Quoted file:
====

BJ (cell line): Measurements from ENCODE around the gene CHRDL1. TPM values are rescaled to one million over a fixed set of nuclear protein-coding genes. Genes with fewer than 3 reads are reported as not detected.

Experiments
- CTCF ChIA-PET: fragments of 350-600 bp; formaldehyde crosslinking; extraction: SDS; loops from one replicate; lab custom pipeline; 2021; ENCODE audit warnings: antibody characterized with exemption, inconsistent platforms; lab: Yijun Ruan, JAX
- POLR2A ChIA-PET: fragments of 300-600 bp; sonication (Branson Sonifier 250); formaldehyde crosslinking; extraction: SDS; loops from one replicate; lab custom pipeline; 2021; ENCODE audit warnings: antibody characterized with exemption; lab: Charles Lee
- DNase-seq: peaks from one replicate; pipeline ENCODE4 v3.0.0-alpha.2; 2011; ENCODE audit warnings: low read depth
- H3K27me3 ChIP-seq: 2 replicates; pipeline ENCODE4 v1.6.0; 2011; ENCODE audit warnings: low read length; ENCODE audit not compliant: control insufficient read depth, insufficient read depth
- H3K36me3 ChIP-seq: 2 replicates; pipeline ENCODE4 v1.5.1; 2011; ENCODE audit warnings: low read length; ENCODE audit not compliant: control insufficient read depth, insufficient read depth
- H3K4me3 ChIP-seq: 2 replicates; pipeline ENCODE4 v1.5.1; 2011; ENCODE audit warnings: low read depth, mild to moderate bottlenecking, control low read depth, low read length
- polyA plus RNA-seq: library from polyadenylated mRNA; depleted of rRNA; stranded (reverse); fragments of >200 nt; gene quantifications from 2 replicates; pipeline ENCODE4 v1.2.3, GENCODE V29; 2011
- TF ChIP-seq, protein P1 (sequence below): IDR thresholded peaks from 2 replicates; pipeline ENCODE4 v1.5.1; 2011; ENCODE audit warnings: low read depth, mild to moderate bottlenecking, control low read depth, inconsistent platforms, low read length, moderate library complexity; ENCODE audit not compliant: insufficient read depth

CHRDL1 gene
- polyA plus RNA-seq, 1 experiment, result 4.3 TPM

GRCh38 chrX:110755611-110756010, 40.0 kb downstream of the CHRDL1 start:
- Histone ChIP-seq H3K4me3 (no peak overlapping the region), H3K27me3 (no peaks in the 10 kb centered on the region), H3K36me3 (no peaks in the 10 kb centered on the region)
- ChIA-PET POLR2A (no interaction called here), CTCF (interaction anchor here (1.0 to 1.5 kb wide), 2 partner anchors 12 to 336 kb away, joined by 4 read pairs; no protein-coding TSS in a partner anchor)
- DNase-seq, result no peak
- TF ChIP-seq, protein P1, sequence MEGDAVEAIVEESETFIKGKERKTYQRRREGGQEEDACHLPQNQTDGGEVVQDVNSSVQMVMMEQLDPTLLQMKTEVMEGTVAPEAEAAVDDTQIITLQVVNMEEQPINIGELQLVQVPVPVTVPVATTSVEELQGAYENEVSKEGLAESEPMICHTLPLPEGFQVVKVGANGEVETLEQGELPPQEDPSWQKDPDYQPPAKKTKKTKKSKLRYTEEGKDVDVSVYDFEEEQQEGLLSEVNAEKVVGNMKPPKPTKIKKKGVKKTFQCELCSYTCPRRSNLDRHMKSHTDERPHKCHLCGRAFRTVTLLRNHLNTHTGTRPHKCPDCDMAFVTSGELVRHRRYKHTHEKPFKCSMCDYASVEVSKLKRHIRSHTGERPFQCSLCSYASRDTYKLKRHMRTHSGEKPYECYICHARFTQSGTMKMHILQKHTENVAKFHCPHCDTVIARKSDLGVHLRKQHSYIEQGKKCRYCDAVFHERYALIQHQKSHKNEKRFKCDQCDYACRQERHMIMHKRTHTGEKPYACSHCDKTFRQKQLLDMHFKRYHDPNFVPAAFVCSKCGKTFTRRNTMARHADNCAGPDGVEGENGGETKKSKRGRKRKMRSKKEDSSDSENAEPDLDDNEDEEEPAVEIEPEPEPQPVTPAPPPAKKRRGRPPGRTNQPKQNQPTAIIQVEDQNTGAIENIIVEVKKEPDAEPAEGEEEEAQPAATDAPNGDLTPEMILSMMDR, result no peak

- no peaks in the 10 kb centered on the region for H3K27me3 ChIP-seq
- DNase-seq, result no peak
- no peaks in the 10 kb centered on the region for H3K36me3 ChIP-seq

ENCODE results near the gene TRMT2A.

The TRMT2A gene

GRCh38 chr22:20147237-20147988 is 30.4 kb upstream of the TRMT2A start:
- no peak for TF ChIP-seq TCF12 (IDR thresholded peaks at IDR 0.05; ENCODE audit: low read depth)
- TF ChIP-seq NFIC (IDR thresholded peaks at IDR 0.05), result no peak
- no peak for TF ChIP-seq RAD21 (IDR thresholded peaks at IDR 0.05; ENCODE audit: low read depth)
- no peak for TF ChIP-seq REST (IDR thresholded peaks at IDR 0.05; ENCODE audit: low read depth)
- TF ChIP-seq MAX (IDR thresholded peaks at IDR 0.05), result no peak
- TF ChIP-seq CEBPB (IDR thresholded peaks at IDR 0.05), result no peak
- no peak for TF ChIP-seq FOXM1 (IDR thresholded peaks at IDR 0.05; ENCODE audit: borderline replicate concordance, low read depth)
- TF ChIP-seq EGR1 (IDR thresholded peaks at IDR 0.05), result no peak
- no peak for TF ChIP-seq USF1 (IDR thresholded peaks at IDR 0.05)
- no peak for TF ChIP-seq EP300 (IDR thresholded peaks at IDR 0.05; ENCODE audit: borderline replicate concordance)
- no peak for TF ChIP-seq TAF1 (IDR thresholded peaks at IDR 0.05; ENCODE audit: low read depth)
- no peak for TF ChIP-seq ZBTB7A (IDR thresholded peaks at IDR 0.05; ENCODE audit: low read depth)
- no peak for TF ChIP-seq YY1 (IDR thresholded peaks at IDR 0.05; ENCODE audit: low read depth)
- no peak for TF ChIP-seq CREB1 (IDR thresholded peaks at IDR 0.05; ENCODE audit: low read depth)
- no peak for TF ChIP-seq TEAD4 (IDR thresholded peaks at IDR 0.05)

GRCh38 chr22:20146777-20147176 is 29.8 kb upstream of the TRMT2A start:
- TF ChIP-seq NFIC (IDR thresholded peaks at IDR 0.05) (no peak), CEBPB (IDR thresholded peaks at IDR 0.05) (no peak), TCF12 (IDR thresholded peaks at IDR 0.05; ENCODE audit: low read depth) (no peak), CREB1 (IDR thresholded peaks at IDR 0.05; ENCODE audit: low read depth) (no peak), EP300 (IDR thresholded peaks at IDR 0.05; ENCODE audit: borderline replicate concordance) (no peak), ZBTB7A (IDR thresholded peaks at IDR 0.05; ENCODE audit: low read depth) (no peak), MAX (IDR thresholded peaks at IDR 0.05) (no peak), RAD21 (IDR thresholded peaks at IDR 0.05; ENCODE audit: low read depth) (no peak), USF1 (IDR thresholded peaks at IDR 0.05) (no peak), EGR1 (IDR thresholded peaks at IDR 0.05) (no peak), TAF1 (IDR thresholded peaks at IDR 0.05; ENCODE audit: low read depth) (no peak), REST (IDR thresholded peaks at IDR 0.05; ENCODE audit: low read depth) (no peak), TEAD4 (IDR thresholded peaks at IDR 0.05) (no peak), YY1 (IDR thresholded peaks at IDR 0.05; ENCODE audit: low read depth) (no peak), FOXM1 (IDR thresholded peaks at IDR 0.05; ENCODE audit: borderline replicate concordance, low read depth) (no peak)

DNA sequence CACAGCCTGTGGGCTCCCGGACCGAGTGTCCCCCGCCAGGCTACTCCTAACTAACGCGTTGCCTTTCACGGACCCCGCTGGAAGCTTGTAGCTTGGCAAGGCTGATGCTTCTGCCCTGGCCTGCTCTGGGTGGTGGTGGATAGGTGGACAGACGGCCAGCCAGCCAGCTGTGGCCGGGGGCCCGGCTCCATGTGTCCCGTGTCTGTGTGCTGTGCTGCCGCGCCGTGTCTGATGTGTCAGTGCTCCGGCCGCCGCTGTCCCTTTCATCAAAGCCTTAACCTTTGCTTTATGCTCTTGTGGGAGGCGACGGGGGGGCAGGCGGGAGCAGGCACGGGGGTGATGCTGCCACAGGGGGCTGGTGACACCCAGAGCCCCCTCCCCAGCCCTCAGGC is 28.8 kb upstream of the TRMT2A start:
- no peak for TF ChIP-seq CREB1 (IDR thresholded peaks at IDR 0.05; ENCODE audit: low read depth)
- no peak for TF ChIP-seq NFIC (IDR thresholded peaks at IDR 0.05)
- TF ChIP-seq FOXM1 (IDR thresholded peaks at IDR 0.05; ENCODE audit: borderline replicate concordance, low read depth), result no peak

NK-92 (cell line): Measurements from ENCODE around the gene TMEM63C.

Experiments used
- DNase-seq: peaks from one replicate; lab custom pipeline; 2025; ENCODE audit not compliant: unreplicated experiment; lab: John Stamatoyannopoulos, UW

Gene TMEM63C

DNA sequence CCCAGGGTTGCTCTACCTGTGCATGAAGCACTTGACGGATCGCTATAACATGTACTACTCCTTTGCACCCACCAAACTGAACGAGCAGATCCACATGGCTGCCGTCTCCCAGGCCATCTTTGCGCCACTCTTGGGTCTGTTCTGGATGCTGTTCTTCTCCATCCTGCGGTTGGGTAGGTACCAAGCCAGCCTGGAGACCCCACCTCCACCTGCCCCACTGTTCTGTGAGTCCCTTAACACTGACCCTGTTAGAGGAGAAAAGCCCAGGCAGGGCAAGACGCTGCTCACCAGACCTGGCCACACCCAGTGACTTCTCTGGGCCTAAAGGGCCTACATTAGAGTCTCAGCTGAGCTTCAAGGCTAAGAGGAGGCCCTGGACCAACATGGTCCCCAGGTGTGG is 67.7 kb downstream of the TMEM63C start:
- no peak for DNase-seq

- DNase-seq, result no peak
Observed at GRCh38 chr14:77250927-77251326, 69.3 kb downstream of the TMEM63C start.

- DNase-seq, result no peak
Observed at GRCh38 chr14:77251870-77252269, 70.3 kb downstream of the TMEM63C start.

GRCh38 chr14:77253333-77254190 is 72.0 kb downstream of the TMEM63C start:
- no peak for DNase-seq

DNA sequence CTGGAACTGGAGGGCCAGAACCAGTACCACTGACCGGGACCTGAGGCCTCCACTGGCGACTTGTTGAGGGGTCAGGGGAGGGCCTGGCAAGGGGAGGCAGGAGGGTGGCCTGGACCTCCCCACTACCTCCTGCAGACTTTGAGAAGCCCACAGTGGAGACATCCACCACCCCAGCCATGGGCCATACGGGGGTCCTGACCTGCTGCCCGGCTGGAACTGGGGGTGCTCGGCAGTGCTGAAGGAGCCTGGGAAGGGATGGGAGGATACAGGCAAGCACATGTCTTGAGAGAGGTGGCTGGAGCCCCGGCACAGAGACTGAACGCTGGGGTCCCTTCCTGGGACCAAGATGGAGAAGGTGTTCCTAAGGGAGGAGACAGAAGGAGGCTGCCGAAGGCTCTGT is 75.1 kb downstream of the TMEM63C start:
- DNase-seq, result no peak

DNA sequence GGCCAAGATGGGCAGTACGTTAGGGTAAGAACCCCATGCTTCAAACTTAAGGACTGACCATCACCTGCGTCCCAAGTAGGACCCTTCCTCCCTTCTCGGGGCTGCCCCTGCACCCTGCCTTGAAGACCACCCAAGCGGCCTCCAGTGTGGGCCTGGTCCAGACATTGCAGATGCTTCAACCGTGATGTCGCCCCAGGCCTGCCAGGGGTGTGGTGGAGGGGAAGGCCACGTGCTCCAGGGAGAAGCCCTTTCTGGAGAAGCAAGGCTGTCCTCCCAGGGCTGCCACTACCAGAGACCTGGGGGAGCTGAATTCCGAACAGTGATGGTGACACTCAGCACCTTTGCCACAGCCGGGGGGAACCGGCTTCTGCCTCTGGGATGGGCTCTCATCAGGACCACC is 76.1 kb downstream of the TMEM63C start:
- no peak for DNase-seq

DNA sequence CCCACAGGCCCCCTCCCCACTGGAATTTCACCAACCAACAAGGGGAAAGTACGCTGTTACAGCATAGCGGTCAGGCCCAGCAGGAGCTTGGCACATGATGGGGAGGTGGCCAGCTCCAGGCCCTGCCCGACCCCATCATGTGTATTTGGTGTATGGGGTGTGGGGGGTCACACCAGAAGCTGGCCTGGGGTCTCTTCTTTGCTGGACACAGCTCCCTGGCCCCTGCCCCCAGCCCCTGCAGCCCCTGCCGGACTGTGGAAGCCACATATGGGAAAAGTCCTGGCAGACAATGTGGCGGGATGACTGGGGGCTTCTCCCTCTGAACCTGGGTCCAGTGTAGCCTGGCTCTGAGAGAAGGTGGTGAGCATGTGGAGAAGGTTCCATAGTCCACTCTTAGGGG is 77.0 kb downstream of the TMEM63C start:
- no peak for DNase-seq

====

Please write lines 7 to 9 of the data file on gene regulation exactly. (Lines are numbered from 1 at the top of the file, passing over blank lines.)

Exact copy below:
- H3K36me3 ChIP-seq: 2 replicates; pipeline ENCODE4 v1.5.1; 2011; ENCODE audit warnings: low read length; ENCODE audit not compliant: control insufficient read depth, insufficient read depth
- H3K4me3 ChIP-seq: 2 replicates; pipeline ENCODE4 v1.5.1; 2011; ENCODE audit warnings: low read depth, mild to moderate bottlenecking, control low read depth, low read length
- polyA plus RNA-seq: library from polyadenylated mRNA; depleted of rRNA; stranded (reverse); fragments of >200 nt; gene quantifications from 2 replicates; pipeline ENCODE4 v1.2.3, GENCODE V29; 2011